Peter Hobbs

Oceanic Femme


In Tate Britain

Prints and Drawings Room

View by appointment
Peter Hobbs 1930–1994
Etching and aquatint on paper
Image: 542 × 492 mm
support: 636 × 532 mm
Presented by Nadia Moores, the artist's daughter 2001


Peter Hobbs’s Oceanic Femme exists in two states; as this image and as another print bearing the same title (see Oceanic Femme 1980, Tate P11780). While the pair at first appears to be a negative and positive of each other, the works are actually different images produced from the same plate which was reworked between inkings. The composition of both works is dominated by the large circular form, broken up by dividing lines and abstract markings or primitive symbols. In each print, the main circle is divided in four sections. The subtle painterly gestures and delicate lines present in T11781 have been heavily worked over in T11780 leaving the image almost entirely black. The title suggests the symbols might refer to a primal goddess or mother figure, traditionally a symbol of creation and new life.

Hobbs was most active as an artist in the 1960s. While these works date from later in the artist’s career, they draw on ideas that were developing in his work during the 1960s. In 1966, Hobbs made a collection of prints composed largely of box shaped images, known as the Ehrenzweig Suite, four of which are in Tate’s collection (Tate P11776-P11779). The suite is named for Hobbs’s mentor Anton Ehrenzweig (1908-1966) who was known for his theories regarding psychoanalytic aesthetics and the structure of unconscious thought. Art historian David Mellor has commented that Hobbs eschewed formalist conceptions of art; instead, influenced by Ehrenzweig’s theories, Hobbs was interested in the possibility of ‘poemagogic art’. Ehrenzweig used this term to describe an art that prompts two conflicting perceptual responses, the recognition of discreet pictorial content and the experience of more ambiguous, unstable imagery. Ehrenzweig argued that this kind of imagery mirrors the conflict at the core of every individual’s psyche. In his 1966 essay, Ehrenzweig discusses the relationship of internal and external space in Hobbs’s work in the context of womb symbolism in prehistoric painting. Although these prints are executed years after this analysis, it seems likely that Hobbs, with these rounded and feminine forms, is referring back to Ehrenzweig’s theories. The form might also be seen to be a seed, sprouting life from the top, a further reference to fertility.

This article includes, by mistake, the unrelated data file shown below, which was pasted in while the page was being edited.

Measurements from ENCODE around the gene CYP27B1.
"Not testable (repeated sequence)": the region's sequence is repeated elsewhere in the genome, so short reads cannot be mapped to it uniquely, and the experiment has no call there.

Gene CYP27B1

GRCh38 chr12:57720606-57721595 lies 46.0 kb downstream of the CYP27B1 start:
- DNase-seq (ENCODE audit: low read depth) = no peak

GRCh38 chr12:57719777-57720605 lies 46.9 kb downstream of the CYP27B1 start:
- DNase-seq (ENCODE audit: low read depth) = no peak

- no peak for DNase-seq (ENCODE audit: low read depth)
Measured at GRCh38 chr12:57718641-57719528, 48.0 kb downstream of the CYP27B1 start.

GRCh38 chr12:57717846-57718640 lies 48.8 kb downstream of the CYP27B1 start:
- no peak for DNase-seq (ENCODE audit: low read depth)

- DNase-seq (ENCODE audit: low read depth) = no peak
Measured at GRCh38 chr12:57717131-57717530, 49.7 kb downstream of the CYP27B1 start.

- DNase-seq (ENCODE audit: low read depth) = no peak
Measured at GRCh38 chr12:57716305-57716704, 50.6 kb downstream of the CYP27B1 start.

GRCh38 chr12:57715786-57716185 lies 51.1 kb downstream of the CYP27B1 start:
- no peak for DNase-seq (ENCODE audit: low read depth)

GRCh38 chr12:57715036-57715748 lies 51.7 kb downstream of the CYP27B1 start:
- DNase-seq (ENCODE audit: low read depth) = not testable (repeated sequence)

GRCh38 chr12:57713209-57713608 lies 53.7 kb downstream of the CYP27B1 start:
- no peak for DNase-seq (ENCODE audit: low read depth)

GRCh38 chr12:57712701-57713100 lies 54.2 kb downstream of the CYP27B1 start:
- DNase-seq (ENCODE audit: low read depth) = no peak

The work has been marked by the artist with the words ‘Second State’, and its partner image (Tate P11780) with ‘First State’, but this cannot refer to the order in which the works were made; features of the paler image are visible through the large areas of black ink on the darker image, indicating that the prints were in fact produced the other way around. It is possible that they have simply been incorrectly inscribed, but it may also be that this notation can act as a subtitle, adding another layer of meaning by developing a narrative between the two works.

Further reading:
Anton Ehrenzweig, The Metaphysical Double Space of Peter Hobbs, exhibition pamphlet, Marlborough Graphics, London, 1966
David Mellor, The Sixties Art Scene in London, exhibition catalogue, Barbican Art Gallery, London, 1993

Maria Bilske
November 2004

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